ZIMBABWE – The DCK Group in Zimbabwe has commissioned a new bakery and maize milling plant after investing about US$320 000 in setting up the facilities.
The investment, in Gweru, brings the number of bakeries within the region to three and marks a milestone in breaking the monopoly in bread production which is commercially controlled by a handful of investors in the region.
Speaking during the commissioning of the facilities, Mangaliso Ndlovu, industry and Commerce Minister, said that the investment also foots the government’s new paradigm shift to decentralizing production and at the same time ensuring affordability of basic goods to locals.
“Our task as the government is to promote and facilitate the setting up of industries within the communities in order to cut down on delivery costs and create employment for the local people and DCK has taken the lead in this direction.
“This new investment will bring the number of bakeries in Gweru to three with a daily combined production capacity of more than 27 000 loaves,” Ndlovu said.
He also noted that the investment also buttresses the government’s drive to resuscitate indigenous bakeries and promote the use of locally produced wheat and ingredients.
The bakery will use 100 per cent locally sourced ingredients and becomes the entity’s third bakery in the city.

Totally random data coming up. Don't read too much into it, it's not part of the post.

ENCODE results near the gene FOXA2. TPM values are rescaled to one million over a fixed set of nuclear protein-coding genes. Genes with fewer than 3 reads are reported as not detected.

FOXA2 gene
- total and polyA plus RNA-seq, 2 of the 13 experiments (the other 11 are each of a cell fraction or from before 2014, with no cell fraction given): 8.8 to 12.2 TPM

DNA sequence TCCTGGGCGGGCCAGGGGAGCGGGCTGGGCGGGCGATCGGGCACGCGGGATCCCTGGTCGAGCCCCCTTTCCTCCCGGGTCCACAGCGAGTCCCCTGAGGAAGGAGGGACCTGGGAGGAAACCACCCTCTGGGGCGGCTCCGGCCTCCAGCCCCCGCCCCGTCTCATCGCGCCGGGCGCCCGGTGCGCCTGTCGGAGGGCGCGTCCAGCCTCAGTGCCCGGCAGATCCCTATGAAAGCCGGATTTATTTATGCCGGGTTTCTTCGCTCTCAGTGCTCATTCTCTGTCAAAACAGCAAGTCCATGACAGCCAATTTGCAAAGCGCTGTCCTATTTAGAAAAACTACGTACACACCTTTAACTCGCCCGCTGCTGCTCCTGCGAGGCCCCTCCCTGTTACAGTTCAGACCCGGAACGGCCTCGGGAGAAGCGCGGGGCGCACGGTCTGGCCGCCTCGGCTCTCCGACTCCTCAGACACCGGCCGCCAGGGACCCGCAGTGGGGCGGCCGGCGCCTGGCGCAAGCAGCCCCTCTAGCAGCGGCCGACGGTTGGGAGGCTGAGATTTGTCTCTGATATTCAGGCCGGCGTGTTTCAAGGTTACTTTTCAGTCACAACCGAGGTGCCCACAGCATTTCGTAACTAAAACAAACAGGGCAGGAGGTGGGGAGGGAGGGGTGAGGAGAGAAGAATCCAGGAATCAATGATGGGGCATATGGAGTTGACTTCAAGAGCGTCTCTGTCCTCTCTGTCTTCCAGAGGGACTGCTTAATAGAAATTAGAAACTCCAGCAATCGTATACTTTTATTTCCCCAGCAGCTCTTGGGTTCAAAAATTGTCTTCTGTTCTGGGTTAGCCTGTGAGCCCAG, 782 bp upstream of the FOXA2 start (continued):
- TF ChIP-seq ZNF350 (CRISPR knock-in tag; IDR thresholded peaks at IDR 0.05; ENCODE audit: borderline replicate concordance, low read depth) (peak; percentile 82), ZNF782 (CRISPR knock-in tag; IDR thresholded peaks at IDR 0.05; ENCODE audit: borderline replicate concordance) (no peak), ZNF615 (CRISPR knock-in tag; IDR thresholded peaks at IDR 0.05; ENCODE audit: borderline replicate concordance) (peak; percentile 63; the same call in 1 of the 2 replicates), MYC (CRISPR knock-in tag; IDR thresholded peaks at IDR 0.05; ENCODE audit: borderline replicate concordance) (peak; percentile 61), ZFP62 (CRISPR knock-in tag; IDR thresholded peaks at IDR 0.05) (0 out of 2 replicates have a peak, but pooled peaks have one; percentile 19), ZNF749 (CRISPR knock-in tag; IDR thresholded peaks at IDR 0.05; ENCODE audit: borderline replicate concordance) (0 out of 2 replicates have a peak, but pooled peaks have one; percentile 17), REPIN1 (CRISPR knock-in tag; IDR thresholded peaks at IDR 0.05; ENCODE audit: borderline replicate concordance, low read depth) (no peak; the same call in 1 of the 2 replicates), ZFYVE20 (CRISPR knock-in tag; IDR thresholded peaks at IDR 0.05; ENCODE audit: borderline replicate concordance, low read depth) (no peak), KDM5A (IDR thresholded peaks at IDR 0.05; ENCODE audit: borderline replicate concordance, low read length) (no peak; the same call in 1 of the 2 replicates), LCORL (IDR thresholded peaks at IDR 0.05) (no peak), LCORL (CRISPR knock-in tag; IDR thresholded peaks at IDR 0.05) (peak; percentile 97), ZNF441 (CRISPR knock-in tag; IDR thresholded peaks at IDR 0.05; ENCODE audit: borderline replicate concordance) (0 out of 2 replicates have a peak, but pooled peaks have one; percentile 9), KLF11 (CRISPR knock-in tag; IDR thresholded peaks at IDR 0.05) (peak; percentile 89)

The company produces its own wheat on a 400-hectare farm which they then mill into flower before processing it into bread which they, in turn, distribute through their supermarkets.
Minister Ndlovu said such initiatives if supported and expanded will reduce the huge bill on imported wheat which is currently costing the country more than US$20 million monthly.
“We all know that currently, the milling and baking industries are dominated by big companies. The entry of other players like DCK will therefore serve to break existing monopoly with resultant benefits to the consumer,” he highlighted.
DCK managing director, Mr Douglas Kwande, said that the company also has plans to open a new bakery in Kwekwe in the coming month.
Meanwhile grain millers in the country have maintained a 10 percent mark-up retail price on mealie-meal and other basics and rejected the selling of the products in foreign currency.
Speaking at a joint meeting with retailers and wholesalers, Mr Tafadzwa Musarara, Grain Millers’ Association of Zimbabwe (GMAZ) president, stressed that this will also protect consumers wanton price increases.